SKS Microfinance, the largest microfinance player in the country in terms of assets, is looking beyond pure bank funding for their business. It is set to raise Rs 500 crore through a variety of rated debt products to fund loan demands of its customers.
“We will raise funds through credit rated capital market products. These include issuance of non convertible debentures (NCDs) and commercial papers as well as securitisation of receivables,” Dilli Raj, Chief Finance Officer, SKS Microfinance told ET. The company had raised about Rs 150 crore through this route last fiscal.
Many microfinance companies are tapping such funding routes, especially after the global credit crunch. “We are able to negotiate rates 100 – 150 basis points lower than a bank loan. Raising funds through these routes gives us a pricing advantage. It also opens up more investor avenues like foreign institutional investors, mutual funds and insurance companies,” said Raj.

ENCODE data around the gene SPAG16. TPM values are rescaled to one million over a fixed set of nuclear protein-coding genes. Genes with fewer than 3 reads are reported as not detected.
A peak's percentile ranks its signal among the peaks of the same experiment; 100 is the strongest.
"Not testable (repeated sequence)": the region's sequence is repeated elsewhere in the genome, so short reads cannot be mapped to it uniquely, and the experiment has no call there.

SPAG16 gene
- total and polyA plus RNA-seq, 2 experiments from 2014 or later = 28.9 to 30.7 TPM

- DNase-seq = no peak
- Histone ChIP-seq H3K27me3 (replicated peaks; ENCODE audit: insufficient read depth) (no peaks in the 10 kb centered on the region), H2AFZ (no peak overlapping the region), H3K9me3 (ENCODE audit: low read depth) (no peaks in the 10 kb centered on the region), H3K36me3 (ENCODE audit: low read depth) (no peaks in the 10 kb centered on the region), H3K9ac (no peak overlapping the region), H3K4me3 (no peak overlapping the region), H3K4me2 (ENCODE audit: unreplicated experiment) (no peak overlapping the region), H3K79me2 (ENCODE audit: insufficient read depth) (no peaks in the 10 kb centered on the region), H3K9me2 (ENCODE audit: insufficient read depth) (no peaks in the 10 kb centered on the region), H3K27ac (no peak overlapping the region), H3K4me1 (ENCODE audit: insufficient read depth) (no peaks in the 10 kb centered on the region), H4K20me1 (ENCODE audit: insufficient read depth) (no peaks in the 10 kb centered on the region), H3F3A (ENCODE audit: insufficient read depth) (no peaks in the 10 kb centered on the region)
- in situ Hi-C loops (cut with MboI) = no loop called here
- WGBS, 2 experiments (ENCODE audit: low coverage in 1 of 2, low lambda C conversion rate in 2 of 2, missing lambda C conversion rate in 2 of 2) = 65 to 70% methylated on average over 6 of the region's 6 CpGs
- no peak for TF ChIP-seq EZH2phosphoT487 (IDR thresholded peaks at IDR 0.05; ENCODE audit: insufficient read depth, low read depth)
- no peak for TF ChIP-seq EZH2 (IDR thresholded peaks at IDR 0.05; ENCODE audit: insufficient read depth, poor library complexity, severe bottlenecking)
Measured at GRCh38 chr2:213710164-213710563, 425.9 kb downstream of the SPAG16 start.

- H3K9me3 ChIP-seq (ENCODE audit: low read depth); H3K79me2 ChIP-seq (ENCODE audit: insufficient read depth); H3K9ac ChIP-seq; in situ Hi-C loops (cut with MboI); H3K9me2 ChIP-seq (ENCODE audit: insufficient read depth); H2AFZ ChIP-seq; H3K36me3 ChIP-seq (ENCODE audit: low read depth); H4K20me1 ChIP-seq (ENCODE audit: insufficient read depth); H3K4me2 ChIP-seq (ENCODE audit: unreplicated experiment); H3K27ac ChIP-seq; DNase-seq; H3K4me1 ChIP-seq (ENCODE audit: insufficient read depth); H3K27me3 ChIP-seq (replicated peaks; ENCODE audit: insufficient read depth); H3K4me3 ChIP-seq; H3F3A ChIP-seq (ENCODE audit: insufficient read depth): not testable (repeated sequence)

The NBFC had raised loans about Rs 3,700 crore in FY09. This fiscal, the incremental debt borrowing is projected at about Rs 5,000 crore.
Of the Rs 500 crore it plans to raise, the company has already raised about Rs 75 crore last month through issuance of NCDs. These were subscribed by the Standard Chartered Bank India. A non-convertible debenture is issued for a fixed maturity, normally a year, and cannot be converted into equity.
On the other hand, by issuing a commercial paper the institution issues a promissory note for a short maturity period, about 90 days. The MFI also plans to raise funds through securitization where in it can convert existing assets or future cash-flows into marketable securities. In this case, the loans are written in the books of the MFI and sold as future receivables to the bank.
“These funds will be used to meet the increasing demands of a customer. For instance, if a customer was given loan of Rs.10, 000 initially, she will need Rs.12, 000 next to expand her business,” said M R Rao, Chief Operating Officer, SKS.
The Hyderabad based company has adopted the Bangladeshi Grameen bank model and reached out 42 lakh borrowers. The existing market for the micro credit demand is about Rs.3, 00,000 crore where all microfinance institutions could meet only one tenth of the market.